MPs are set to debate the combined impact of the government's cuts to disability benefits and services early in the new year, after a petition led by disabled campaigners hit its 100,000 target with just days to spare. {jcomments on}


{EMBOT SUBSCRIPTION=5,6} Supporters now face a battle to persuade MPs to back the petition publicly, in order to persuade a committee that there is enough support for the debate to take place in the main Commons chamber, rather than the smaller, lower-profile Westminster Hall.

The WOW petition, spearheaded by the disabled comedian and activist Francesca Martinez, reached its target on 30 November, just 12 days before the cut-off point.

This meant the petition could be put before the Commons backbench committee, which hears bids every week from MPs keen for debates on certain subjects to take place in parliamentary time put aside for backbenchers.

The focus of the WOW petition is the need for a cumulative impact assessment on the cuts and other reforms affecting disabled people, an immediate end to the much-criticised work capability assessment, and an independent inquiry into welfare reform.

"Rick B", one of the originators of the petition, said: β€œIn July 2012, I almost died because of how the government treated me. Many have not been as fortunate.

"Another founder of the campaign, John Dyer, sadly passed away in November before we reached 100,000 signatures.

"So we are resolute to take this democratic mandate and pursue the cause of making justice for sick and disabled people and carers a reality.”

Michelle Maher, another originator of the petition, added: β€œI became involved because of my cousin, who had been living with Parkinson's for five years, with osteoarthritis and diabetes.

"Her claim for DLA [disability living allowance] took 18 months to settle and she was in sheltered accommodation when she had to attend a tribunal. She was frightened, stressed and confused by the process. Inhumane.”

The Labour MP John McDonnell, backed by party colleague Grahame Morris, appeared before the backbench committee this week to put the case for a debate on the WOW petition.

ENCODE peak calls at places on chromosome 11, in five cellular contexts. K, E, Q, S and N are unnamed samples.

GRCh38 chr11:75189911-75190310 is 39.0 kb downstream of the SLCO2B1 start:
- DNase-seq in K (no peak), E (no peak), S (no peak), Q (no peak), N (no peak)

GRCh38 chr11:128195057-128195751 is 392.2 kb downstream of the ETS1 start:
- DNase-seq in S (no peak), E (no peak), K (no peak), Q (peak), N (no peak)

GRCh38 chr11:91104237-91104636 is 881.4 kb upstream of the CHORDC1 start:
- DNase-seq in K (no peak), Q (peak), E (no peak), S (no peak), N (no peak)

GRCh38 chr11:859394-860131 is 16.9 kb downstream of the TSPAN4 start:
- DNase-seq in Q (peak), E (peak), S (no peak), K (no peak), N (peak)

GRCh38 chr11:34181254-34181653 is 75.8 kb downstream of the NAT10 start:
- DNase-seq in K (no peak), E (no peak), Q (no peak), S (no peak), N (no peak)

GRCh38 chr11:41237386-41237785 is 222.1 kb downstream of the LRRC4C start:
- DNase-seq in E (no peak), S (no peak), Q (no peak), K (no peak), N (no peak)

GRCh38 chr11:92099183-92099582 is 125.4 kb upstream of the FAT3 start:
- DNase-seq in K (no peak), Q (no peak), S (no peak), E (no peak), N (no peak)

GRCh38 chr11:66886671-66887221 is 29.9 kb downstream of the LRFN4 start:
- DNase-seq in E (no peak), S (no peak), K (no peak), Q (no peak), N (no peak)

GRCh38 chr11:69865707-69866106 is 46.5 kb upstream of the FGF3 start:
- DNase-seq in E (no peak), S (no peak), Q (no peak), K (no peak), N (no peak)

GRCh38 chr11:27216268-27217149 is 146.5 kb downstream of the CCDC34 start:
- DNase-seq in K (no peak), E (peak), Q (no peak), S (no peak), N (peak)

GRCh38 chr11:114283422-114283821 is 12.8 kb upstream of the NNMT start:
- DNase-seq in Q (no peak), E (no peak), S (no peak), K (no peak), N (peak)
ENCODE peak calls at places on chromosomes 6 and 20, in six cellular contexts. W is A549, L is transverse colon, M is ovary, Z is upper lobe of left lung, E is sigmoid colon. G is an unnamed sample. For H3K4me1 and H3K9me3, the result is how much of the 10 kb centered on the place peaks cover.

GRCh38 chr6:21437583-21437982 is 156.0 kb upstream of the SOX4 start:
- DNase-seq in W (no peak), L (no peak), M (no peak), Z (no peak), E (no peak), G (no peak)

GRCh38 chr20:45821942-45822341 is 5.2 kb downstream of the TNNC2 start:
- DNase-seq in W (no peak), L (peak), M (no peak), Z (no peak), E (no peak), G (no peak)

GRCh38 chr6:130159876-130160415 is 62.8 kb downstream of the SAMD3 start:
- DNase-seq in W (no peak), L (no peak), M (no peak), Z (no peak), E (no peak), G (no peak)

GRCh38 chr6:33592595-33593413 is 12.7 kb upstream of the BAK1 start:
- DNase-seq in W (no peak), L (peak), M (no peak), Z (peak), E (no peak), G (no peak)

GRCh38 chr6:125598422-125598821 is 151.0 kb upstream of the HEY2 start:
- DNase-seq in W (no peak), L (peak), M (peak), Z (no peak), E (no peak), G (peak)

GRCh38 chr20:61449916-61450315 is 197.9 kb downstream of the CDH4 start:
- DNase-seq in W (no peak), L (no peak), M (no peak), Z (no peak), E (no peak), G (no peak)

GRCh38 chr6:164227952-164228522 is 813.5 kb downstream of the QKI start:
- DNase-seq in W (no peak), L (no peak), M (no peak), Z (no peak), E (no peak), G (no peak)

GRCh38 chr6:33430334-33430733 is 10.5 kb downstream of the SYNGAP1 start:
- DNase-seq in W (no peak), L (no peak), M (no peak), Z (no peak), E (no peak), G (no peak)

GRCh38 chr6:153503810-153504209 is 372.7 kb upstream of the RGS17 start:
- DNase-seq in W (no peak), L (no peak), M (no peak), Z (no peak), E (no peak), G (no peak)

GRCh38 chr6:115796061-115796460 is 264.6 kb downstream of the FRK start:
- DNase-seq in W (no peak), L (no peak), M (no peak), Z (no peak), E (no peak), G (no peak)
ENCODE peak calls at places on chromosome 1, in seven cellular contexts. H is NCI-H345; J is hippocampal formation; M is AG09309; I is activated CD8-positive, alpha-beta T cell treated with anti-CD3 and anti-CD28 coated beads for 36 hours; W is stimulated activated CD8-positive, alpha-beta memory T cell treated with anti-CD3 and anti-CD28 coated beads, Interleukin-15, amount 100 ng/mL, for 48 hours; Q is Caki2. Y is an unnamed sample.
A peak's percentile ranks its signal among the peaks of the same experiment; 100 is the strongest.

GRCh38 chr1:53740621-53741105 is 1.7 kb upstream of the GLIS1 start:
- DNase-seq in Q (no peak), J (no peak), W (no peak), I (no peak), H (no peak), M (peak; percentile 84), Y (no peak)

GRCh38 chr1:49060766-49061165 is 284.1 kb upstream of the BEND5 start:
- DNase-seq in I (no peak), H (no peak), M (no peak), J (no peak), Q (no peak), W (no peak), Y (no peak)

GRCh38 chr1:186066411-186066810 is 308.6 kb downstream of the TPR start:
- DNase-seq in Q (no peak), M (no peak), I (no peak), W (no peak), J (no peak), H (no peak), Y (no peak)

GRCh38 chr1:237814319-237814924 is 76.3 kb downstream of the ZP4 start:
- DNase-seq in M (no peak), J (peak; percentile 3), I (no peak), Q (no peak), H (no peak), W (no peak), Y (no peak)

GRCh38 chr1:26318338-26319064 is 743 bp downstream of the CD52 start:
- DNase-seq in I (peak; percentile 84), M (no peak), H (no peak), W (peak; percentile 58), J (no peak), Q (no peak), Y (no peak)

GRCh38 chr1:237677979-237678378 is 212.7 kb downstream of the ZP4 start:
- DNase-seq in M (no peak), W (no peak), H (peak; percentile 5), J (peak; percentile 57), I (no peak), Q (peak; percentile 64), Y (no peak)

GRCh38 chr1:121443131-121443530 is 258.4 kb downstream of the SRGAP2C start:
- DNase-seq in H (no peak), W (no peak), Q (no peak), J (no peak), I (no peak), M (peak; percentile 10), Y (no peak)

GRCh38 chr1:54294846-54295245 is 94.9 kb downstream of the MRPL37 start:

Although the committee's chair, Natascha Engel, confirmed that a debate would take place, she said they would need to provide "quite a long list" of cross-party MPs to justify holding it in the main chamber.

Earlier, McDonnell had attended a meeting in a parliamentary committee room, held by WOW petition organisers and attended by several other Labour MPs.

McDonnell had told the disabled activists attending the meeting that he wanted the debate to be held in January, and in the main Commons chamber, and that he was hoping to gain cross-party support.

He said that the government's refusal to carry out a cumulative impact assessment "beggars belief", and added: "We are trying to shape the debate from here on in so no political party can avoid addressing the issue."

McDonnell told the meeting that direct action and lobbying of MPs would have to continue, despite the petition's success.

Kate Green, Labour's shadow minister for disabled people, said the government did not want to carry out a cumulative impact assessment because it would expose the pressure every public service was under and "show an absolutely disastrous situation for disabled people".

Green said that Labour might not agree with every one of the demands in the petition but she said there was "a lot of ground for a... conversation".

She said the petition was a "really strong statement" on the UN's International Day of Persons with Disabilities, and showed there were a lot of disabled people who will "just not tolerate being the whipping boys of this government".

Paula Peters, a disabled activist, said campaigners needed to pressure Liberal Democrat and Conservative MPs to attend the debate, perhaps by attending their constituency surgeries.

News provided by John Pring at


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